“And the apostles gathered themselves together unto Jesus, and told him all things, both what they had done, and what they had taught. And he said unto them, Come ye yourselves apart into a desert place, and rest a while: for there were many coming and going, and they had no leisure so much as to eat. And they departed into a desert place by ship privately. And the people saw them departing, and many knew him, and ran afoot thither out of all cities, and outwent them, and came together unto him. And Jesus, when he came out, saw much people, and was moved with compassion toward them, because they were as sheep not having a shepherd: and he began to teach them many things. And when the day was now far spent, his disciples came unto him, and said, This is a desert place, and now the time is far passed: 6:36 Send them away, that they may go into the country round about, and into the villages, and buy themselves bread: for they have nothing to eat. He answered and said unto them, Give ye them to eat. And they say unto him, Shall we go and buy two hundred pennyworth of bread, and give them to eat? 6:38 He saith unto them, How many loaves have ye? go and see. And when they knew, they say, Five, and two fishes. And he commanded them to make all sit down by companies upon the green grass. And they sat down in ranks, by hundreds, and by fifties. And when he had taken the five loaves and the two fishes, he looked up to heaven, and blessed, and brake the loaves, and gave them to his disciples to set before them; and the two fishes divided he among them all. And they did all eat, and were filled. And they took up twelve baskets full of the fragments, and of the fishes. And they that did eat of the loaves were about five thousand men”.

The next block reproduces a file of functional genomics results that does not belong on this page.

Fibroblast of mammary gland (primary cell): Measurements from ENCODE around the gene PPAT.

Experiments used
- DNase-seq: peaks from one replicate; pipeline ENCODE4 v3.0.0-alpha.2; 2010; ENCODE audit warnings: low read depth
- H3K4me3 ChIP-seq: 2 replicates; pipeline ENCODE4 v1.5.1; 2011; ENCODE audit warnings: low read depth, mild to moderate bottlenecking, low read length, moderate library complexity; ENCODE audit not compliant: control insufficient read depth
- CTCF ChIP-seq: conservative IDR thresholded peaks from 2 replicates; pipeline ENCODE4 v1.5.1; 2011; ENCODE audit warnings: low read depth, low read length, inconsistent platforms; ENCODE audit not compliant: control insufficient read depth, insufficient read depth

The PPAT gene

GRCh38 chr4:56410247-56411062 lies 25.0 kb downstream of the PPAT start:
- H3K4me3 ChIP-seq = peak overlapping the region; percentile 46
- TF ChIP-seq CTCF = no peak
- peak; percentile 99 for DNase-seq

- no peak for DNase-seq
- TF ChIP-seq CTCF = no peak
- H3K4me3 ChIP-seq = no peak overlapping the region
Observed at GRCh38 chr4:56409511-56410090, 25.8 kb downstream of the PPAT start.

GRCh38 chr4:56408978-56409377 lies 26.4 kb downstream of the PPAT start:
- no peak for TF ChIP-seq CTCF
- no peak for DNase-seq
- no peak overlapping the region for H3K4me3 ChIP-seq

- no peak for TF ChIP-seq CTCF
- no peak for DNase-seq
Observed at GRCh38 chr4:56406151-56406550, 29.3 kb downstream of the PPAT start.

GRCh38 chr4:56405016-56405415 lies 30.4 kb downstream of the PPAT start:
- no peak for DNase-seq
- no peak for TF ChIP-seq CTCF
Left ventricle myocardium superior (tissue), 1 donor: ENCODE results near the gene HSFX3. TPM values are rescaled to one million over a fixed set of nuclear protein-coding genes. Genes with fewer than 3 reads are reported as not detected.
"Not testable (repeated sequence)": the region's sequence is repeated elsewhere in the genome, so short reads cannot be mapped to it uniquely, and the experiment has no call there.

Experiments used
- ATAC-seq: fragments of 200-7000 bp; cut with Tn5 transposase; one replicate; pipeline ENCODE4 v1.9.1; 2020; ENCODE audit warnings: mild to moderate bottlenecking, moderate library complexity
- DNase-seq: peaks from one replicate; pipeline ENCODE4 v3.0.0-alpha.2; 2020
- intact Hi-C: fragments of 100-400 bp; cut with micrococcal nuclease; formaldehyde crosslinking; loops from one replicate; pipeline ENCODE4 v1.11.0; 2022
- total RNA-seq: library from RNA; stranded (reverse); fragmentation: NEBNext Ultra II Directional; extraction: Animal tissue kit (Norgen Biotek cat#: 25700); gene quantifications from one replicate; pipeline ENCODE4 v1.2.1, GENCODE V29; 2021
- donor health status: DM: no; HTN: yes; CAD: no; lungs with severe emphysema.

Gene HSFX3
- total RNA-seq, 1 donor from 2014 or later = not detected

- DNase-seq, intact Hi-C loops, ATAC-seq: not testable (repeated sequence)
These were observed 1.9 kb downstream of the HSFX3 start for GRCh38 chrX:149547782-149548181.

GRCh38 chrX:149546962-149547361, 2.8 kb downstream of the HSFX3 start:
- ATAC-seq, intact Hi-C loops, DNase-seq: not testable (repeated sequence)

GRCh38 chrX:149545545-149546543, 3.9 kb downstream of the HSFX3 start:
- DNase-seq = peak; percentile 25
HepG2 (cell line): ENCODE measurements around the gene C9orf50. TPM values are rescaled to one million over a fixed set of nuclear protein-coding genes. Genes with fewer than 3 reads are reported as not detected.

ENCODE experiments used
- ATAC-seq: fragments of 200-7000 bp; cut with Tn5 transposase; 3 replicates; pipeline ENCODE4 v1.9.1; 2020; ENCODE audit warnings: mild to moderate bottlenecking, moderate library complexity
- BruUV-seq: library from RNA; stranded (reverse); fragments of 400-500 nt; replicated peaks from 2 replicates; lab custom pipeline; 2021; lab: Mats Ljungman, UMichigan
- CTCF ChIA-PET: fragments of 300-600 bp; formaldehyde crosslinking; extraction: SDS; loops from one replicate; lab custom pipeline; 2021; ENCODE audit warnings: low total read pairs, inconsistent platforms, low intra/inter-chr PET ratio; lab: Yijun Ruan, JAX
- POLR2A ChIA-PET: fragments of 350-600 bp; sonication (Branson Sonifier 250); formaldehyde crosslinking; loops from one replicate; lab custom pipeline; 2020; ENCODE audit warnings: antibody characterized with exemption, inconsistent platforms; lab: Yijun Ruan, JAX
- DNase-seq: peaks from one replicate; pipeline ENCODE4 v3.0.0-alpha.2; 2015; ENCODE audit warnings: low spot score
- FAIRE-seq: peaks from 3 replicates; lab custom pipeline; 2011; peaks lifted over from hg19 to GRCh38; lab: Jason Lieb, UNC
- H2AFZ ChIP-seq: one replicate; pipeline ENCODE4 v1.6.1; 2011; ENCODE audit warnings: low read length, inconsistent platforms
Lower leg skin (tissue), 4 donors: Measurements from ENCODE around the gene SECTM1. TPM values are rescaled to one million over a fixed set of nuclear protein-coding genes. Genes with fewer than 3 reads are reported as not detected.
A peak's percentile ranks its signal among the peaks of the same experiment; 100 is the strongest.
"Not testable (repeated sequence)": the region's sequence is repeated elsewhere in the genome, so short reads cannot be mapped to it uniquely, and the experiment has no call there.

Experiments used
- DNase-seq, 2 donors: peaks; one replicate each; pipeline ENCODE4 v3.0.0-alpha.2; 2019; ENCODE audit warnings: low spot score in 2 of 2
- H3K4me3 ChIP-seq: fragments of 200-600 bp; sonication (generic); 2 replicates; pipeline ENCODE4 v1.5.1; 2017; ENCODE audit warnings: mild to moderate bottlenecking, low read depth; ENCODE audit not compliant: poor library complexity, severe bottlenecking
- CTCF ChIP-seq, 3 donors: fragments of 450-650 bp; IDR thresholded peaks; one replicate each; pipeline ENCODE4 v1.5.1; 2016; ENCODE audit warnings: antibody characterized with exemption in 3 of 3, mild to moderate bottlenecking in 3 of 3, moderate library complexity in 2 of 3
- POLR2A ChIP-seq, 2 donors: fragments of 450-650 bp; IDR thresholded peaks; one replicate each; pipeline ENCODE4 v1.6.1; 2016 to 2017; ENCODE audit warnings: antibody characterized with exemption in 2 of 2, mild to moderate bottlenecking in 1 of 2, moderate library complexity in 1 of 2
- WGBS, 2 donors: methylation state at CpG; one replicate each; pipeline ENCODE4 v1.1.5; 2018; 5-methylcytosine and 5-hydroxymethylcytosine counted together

(1c) John 6: 1-15